He has authored 2 training manuals related to service dog work and canine emergency first aid, and his knowledge is formidable on those subjects.

Bill also designed and taught two programs for narcotic and explosive detector dogs for the National Police Force of Guyana, South America through CESO, a Canadian organization funded by CEDA.

Whether looking for contraband on oilrigs in the North Atlantic Ocean, or along the Amazon River tributaries in South America, his dogs are and continue to be successful.

The company of BGMDT K9 is a licensed security company with the New Brunswick and Nova Scotia Police Commissions. Handlers from the company provide a gamut of canine related security services from protection to detection.

Grimmer’s Canine College
In 2003 Bill built “Grimmer’s Canine College” in Shediac with his daughter Vanessa as a partner. Vanessa is an accomplished and renowned animal groomer and she operates the day to day function of the store and shop at 59 Ohio Road. He also operates the security operation from there, however with his increase in age and work developed from the training aspect; he is downsizing the security facet.

Curriculum vitae
Bill’s exhaustive curriculum vitae follow outlining his extensive knowledge in the training and utilization of working dogs.

Related Experience:

Operator of BGMDT K9, a company using dogs and handlers in various aspects of security work, narcotics recovery, explosive detection and asset protection. BGMDT works internationally and licensed with all appropriate Federal, Provincial and/or State agencies.
Consultant to the New Brunswick Canada, Power Commission on the use of dogs in security for the protection of Point Lepreau Nuclear Plant
Graduate of special education courses held by the Sam Houston State University, Criminal Justice Center, Huntsville Texas, USA, on theft and narcotic contraband in the oil industry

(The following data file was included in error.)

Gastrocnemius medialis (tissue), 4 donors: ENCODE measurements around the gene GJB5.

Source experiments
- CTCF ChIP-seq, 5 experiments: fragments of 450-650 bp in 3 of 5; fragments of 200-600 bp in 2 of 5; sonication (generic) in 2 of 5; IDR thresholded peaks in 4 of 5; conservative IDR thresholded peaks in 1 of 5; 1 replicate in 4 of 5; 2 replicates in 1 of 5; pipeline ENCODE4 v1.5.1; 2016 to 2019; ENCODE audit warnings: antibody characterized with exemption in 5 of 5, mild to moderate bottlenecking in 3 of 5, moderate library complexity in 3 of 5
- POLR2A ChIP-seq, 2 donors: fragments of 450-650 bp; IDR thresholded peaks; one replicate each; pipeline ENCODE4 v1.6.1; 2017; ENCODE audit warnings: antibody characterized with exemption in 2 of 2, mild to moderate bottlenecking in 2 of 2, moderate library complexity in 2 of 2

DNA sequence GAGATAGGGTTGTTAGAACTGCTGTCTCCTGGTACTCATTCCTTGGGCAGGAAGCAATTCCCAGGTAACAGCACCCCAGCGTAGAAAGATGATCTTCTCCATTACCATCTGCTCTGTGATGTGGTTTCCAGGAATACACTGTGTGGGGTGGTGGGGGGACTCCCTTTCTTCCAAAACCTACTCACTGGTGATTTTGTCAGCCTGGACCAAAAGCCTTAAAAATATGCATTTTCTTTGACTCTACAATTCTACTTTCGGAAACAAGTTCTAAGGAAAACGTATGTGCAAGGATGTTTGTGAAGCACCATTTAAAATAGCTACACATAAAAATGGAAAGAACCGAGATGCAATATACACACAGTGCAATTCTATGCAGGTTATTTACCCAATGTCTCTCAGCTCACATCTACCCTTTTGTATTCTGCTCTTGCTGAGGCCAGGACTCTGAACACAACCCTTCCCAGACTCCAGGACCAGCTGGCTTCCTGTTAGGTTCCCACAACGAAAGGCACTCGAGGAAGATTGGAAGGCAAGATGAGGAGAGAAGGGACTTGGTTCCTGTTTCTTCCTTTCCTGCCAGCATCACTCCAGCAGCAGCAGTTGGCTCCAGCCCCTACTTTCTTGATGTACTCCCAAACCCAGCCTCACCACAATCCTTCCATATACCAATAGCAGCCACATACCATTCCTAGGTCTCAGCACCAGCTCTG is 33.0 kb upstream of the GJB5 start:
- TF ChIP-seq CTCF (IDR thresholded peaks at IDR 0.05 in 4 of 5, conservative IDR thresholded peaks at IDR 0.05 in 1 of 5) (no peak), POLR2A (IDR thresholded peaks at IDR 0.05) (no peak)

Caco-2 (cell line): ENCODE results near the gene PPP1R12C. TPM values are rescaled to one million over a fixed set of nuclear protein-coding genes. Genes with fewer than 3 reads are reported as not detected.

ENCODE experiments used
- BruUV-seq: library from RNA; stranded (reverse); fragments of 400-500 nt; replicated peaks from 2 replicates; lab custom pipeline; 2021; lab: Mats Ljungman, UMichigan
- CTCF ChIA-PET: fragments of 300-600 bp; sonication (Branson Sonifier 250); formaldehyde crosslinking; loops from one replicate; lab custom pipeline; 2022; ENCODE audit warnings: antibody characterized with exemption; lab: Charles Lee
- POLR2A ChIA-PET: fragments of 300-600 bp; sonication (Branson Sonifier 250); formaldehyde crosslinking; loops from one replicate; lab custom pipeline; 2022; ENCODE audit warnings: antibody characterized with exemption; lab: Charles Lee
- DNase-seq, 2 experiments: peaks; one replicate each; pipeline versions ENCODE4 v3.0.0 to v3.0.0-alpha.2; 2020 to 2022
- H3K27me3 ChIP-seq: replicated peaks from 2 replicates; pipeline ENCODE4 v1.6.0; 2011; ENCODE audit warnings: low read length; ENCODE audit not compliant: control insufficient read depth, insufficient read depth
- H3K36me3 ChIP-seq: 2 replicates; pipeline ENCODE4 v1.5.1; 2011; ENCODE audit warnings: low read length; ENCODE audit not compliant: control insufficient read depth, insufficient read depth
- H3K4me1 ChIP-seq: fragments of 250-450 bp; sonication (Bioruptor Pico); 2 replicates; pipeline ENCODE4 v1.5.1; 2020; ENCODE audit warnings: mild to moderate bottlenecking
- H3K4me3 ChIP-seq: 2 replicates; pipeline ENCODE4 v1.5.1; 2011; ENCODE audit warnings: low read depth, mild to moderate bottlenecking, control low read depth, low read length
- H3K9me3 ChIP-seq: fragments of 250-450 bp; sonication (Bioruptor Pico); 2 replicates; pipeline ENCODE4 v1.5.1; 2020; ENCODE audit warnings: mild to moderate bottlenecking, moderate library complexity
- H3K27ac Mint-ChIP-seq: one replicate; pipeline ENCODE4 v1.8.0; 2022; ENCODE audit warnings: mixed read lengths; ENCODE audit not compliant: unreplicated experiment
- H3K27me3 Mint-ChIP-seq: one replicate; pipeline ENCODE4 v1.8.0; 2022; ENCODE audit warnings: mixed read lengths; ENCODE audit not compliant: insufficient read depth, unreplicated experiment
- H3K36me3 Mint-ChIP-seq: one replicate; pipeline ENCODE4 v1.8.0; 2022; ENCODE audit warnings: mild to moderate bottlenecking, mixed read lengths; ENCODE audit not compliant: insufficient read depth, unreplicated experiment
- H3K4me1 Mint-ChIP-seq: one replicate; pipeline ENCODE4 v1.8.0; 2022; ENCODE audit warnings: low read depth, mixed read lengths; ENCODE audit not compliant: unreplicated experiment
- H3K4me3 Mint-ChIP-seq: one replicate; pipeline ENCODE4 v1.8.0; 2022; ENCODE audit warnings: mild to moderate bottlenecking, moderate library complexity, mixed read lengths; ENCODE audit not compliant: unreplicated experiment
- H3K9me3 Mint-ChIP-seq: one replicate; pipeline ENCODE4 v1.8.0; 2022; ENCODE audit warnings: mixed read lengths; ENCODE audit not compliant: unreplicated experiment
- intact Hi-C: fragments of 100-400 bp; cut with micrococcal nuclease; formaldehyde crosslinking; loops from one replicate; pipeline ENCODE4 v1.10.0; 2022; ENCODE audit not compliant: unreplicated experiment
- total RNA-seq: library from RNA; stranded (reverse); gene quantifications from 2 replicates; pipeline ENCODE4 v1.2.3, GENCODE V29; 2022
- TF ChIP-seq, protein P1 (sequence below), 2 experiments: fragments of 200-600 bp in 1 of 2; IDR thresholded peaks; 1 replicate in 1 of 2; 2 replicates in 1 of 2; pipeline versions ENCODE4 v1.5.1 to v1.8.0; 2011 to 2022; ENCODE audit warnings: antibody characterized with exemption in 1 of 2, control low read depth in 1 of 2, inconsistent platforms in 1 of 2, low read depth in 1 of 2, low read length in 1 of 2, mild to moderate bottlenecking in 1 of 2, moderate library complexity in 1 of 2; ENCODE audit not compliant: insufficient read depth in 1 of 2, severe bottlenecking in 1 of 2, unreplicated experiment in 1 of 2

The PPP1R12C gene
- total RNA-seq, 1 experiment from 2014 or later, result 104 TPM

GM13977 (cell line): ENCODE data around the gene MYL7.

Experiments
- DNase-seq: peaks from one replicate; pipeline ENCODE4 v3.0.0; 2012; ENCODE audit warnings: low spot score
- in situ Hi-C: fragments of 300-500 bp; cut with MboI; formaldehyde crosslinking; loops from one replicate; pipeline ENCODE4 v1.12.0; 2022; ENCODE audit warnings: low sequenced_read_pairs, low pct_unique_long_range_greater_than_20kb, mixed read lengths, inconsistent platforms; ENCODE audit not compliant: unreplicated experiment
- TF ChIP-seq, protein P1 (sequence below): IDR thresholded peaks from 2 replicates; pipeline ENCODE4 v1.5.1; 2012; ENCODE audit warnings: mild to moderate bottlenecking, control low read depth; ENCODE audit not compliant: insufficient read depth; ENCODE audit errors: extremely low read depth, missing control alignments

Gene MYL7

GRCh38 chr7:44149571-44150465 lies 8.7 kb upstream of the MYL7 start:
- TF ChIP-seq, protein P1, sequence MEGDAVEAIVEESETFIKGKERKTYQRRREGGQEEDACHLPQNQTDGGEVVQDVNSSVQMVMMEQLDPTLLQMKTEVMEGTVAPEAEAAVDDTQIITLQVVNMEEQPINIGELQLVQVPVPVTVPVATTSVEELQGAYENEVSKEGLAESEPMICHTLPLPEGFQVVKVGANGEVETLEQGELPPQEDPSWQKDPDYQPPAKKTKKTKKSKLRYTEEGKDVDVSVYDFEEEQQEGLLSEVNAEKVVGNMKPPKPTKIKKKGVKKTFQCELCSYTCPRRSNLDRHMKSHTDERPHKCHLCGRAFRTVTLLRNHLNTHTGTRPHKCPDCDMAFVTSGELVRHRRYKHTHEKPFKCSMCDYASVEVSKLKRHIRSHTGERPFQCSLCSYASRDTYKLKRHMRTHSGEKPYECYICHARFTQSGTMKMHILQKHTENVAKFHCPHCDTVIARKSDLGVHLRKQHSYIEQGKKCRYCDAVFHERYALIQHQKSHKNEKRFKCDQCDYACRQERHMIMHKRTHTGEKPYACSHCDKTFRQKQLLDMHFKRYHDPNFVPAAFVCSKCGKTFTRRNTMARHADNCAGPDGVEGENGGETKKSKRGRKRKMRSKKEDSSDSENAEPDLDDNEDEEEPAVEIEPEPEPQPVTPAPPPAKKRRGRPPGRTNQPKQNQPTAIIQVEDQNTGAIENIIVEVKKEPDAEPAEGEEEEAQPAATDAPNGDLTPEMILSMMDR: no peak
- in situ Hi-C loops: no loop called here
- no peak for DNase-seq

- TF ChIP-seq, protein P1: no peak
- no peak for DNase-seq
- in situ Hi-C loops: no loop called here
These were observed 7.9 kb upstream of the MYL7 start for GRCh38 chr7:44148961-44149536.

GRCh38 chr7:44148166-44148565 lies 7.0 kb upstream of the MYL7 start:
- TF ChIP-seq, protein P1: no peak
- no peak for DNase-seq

Consultant to Dresser Oil Corporation, Houston Texas, USA for the use of dogs to detect contraband narcotics in the oil field
Contraband investigator using dogs to locate contraband alcohol and narcotics on offshore 0il rigs and work installations
Mobil Oil Canada Limited
Zapatta Offshore Canada Limited
Rowan Oil Canada Limited
LASMO Offshore Canada Limited
Irving Oil Canada Limited
Set Legislative precedent for the formation of regulations for the use of security dogs in the province of Nova Scotia, Canada
Operated 15 of the company security dogs in five (5) major Canadian police labor strikes

Past Civilian Police dog handler for:

St. George Police Department, St. George, New Brunswick, Canada
Shediac Police Department, Shediac, New Brunswick, Canada
New Brunswick Highway Patrol, New Brunswick, Canada
First, dog handler to train and successfully use dogs in water recovery of a body in Canada
Licensed by Health and Welfare Canada to train and use dogs to locate narcotics. (the first non-law enforcement person to be so licensed – 1985 – )
Licensed by the DEA (Drug Enforcement Agency) in United States as a “researcher” to train and use dogs to locate narcotics (1983-1986)
Licensed teacher by the Province of New Brunswick Canada Community College to teach security and security dog related subjects (1986)
K-9 police trainer and civilian handler for Huntsville Texas Police Department, Huntsville Texas USA (1983-1990)
Honorary deputy sheriff and police dog handler for Walker County Sheriff’s Department, Huntsville Texas USA (1982-1983)
K-9 Reserve officer and police dog handler/trainer for Trinity Police Department, Trinity Texas USA (1982-1983)

Past K-9 Police trainer for:

Madison County Sheriff’s Department, Madison Texas USA (1983)
Essex County Sheriff’s Department, Essex County, Mass. USA (1992)
Hillsborough County Sheriff’s Department, Tampa Florida USA (1991)
Jasper County Sheriff’s Department, Jasper Texas USA (1984)
Monroe County Sheriff’s Department, Monroe County, Indiana USA (1984)
Guyana National Police, Guyana, South America (1992)
Tampa Police Academy, Tampa, Florida, USA (1991)
Sam State University, Police Academy, Huntsville, Texas USA (1984-1985)
Texas Narcotic Control Program, Fort Worth, Texas USA (1993-1997)
Sackville Police Department, Sackville, N.B. Canada (1994-1997)
Aransas County, Texas Sheriff’s Department K9 Teams (1999-)

Past K-9 Fire Department trainer for: